A little public service announcement, if you will:
Visited a remote small town (pop. ~40,000) this week, parked in a hotel parking lot right off the interstate, and saw a kitten hiding in the bushes. Walked to the nearby supermarket, bought some cat food, and returned to see 4 of the kitten’s friends and/or siblings. And an adult cat.
An employee at the adjacent restaurant explained that no, no one dumped a litter of kittens in the parking lot, thank God. The colony of cats had been there for at least a year, ridding the area of mice and surviving off restaurant scraps. (Although they ate the supermarket food at superfeline speed.) In fact, the colony was now in its 3rd generation.
It’s only going to get worse, as this town has no volunteer organization to trap, neuter and release feral cats. The town also has extremely cold winters. Outdoors is no place for a kitty.
Don’t be cheap, negligent, or somehow moronically sympathetic to the idea of your pet losing his or her sexual identity. (Yes, some humans are that clueless.) Get your cat fixed. Or your dog. Or your child, if your child has traits that aren’t worth passing on to any descendants. If everyone did this, within a few years there’d be no more unwanted pets or unwanted stupid people.
Okay. Big Carnival this week, no time to spare. The Carnival of Wealth, weekly roundup of personal finance blog posts, etc., etc. Let’s go:
Dave at 6400 Personal Finance is so on-the-nose, every time he submits, that we figured we’d do him the courtesy of not making him have to scour the CoW to see his post.
If you’re jealous of those with more money, don’t just sit there and complain. Do something to make more money yourself – spend less time drinking or smoking and socialising, and more time working.
No, we’re not quoting ourselves. We wouldn’t use the Commonwealth spelling of “socialising”, although the rest of it sounds like something we’d say. Or Dave would say. Or anyone with even the most basic understanding of how to get rich would say. But because an billionairess said it, some people have chosen to be offended by it. So we can add “being indignant” between drinking and smoking on the list of things you should spend less time doing if you want more money.
Dividend Growth Investor explains why he thinks dividends are more important than capital gains. He says that stocks with consistently growing dividends free you from having to pay attention to market swings. We’d argue that that can’t be true, given that the price of a stock is a far greater component of its value than is its dividend, but he still explains his point in the staggering detail we’ve come to expect from him.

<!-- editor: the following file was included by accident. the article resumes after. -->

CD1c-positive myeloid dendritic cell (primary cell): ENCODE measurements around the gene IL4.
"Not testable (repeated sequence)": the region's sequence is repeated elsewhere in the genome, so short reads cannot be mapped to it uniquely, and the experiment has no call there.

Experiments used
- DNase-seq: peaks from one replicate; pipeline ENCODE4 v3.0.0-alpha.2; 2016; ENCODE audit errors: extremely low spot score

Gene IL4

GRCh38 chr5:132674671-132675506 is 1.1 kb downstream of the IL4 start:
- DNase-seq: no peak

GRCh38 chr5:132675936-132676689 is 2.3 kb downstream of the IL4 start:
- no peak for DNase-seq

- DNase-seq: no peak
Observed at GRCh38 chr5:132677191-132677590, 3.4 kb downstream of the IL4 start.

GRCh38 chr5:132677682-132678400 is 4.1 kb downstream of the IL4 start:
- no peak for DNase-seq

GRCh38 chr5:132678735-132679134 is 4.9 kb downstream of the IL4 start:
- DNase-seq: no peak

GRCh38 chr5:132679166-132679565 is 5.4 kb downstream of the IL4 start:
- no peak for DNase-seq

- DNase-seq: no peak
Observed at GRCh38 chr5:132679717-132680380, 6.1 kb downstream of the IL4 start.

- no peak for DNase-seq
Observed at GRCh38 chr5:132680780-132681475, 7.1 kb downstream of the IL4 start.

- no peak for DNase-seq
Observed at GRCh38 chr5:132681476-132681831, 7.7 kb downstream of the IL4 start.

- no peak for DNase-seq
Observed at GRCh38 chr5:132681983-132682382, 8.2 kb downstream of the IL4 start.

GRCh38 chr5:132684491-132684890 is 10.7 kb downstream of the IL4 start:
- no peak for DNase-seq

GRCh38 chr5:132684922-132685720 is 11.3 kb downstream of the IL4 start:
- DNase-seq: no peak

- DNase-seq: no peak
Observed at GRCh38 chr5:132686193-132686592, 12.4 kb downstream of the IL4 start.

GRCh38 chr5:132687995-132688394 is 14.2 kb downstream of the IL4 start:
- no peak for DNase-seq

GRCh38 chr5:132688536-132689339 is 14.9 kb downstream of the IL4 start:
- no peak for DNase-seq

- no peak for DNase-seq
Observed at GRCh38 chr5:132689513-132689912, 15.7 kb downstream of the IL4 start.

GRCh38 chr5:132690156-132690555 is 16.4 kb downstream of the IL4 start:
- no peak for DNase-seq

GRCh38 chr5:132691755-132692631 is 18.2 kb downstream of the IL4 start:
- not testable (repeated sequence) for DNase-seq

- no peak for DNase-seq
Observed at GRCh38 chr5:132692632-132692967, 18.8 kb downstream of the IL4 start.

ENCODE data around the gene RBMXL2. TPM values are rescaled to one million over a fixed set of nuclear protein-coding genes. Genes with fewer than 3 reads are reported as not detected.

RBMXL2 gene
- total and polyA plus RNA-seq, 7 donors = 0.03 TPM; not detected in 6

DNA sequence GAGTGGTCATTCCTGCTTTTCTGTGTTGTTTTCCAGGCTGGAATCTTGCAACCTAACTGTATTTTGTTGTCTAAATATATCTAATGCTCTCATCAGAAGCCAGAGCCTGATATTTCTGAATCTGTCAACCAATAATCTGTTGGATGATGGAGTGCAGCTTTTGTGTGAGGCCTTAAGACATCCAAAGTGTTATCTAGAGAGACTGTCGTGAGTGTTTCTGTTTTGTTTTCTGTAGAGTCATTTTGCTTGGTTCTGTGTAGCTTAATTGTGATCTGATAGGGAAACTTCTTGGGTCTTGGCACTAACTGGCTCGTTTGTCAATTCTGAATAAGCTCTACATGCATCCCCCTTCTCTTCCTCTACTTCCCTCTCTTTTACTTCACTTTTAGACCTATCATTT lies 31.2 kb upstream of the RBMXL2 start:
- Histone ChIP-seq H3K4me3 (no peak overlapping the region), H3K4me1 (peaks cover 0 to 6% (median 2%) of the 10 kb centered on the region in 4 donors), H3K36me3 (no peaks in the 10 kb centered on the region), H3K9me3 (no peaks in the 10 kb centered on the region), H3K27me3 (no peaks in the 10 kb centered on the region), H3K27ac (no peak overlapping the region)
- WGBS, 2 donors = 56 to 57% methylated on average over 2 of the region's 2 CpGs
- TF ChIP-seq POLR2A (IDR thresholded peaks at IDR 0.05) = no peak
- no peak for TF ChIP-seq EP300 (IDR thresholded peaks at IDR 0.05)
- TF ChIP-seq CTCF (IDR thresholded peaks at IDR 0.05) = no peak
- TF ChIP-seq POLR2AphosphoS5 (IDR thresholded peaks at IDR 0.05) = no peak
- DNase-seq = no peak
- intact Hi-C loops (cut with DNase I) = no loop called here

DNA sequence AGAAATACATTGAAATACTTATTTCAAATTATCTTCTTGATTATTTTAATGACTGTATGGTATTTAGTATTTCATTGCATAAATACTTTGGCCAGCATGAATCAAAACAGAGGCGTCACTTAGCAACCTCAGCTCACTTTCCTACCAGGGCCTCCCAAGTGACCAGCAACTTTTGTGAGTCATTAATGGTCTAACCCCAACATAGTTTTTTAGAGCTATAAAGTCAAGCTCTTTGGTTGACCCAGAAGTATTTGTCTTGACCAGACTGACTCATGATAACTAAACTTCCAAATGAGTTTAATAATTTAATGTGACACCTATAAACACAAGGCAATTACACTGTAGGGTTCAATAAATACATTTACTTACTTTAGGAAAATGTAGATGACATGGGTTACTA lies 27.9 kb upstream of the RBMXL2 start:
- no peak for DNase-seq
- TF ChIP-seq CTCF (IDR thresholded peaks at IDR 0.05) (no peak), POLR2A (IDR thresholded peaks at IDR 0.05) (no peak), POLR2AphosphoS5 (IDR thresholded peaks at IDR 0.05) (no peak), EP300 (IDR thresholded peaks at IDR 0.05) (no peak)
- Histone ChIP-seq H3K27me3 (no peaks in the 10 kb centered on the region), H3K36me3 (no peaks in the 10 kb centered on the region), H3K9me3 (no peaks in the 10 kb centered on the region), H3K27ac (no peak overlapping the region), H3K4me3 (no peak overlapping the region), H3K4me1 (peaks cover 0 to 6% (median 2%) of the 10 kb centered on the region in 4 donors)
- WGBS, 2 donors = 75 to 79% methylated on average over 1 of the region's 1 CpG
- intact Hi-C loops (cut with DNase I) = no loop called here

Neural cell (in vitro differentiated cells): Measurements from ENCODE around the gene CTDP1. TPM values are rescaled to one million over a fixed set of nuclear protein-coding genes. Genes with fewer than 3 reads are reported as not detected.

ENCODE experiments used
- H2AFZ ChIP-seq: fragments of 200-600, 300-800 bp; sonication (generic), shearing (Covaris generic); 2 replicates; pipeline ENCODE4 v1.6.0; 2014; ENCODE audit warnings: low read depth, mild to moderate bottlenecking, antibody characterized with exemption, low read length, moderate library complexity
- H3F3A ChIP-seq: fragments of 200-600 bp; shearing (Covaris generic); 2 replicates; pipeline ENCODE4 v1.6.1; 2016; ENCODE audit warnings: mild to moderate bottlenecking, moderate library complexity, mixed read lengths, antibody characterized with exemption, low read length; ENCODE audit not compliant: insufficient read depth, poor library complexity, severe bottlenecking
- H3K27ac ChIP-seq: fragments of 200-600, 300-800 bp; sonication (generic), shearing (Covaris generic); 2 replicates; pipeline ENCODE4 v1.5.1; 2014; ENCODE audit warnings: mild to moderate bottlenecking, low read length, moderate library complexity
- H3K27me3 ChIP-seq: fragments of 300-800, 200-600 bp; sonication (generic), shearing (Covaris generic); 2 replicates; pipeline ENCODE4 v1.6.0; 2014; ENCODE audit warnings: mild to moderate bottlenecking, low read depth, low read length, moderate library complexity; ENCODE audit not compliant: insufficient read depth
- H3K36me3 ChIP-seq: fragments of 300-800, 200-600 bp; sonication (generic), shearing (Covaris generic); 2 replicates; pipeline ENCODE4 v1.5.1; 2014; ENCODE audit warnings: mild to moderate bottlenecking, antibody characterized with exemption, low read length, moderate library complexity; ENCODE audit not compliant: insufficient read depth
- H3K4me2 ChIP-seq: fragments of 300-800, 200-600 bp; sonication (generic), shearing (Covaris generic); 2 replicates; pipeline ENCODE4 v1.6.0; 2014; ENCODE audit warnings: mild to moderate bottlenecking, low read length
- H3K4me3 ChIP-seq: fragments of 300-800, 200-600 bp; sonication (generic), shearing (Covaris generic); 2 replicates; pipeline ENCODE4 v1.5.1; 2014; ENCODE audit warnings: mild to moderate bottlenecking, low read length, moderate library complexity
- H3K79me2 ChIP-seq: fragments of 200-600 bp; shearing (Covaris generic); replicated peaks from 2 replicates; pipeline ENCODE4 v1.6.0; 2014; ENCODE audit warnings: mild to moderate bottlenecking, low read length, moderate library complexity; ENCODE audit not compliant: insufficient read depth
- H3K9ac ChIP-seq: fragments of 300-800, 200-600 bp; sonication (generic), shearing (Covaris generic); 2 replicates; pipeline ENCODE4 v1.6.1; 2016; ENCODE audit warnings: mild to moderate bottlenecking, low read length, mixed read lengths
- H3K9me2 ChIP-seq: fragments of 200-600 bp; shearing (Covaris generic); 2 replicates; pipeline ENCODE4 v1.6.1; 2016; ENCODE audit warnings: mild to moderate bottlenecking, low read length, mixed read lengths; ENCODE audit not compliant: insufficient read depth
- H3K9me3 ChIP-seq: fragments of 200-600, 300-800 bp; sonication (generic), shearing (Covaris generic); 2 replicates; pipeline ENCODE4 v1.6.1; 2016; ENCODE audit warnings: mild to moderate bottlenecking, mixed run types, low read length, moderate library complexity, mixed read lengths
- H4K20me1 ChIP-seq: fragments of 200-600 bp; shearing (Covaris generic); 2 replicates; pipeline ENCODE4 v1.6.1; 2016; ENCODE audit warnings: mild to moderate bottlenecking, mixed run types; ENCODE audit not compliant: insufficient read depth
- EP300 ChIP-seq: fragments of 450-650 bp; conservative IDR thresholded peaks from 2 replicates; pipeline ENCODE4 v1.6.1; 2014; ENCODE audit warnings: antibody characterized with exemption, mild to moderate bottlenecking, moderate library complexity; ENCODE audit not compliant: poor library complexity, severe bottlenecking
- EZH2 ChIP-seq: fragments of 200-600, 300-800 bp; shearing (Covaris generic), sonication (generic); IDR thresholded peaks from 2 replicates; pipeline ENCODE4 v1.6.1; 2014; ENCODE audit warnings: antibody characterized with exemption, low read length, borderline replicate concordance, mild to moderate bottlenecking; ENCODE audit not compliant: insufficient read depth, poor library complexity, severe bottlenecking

Off-Road Finance presents a lucid explanation of quantitative easing how the Federal Reserve is weakening our economy by incrementally lowering the value of each dollar as if by magic. God, this post is depressing. But necessary. Read it.
We think investing in real estate is one of the best ways imaginable to make money. It lets you leverage at a high level even if you’re a rank amateur, and both the real estate market and its secondary financing market are at historic nadirs. Free Money Finance thinks we’re crazy. Well, that’s not true. Then again, he might think we’re crazy, but if he does that assessment is irrespective of his submission.
His post is (partially) titled “Why You Should NOT Invest In Real Estate”. It’s really more of a reminder to anyone who thinks that there’s nothing more to it than buying a couple of houses and watching the money fall from the sky. This guest post written by someone named “Apex” is actually spot-on. You can make money in real estate, but it takes work and patience. (So do the smart thing, and buy lots and lots of lottery tickets instead!)
Our favorite new site logo of the week goes to the M.C. Escher-inspired use of negative space atop Financial Ramblings’ masthead. The author, Michael, just opened for business a week ago and so far has posted every single day, a schedule that will kill him. (Alas, he’s already repeating himself.) We loved part of his “About” page almost as much as we do his logo: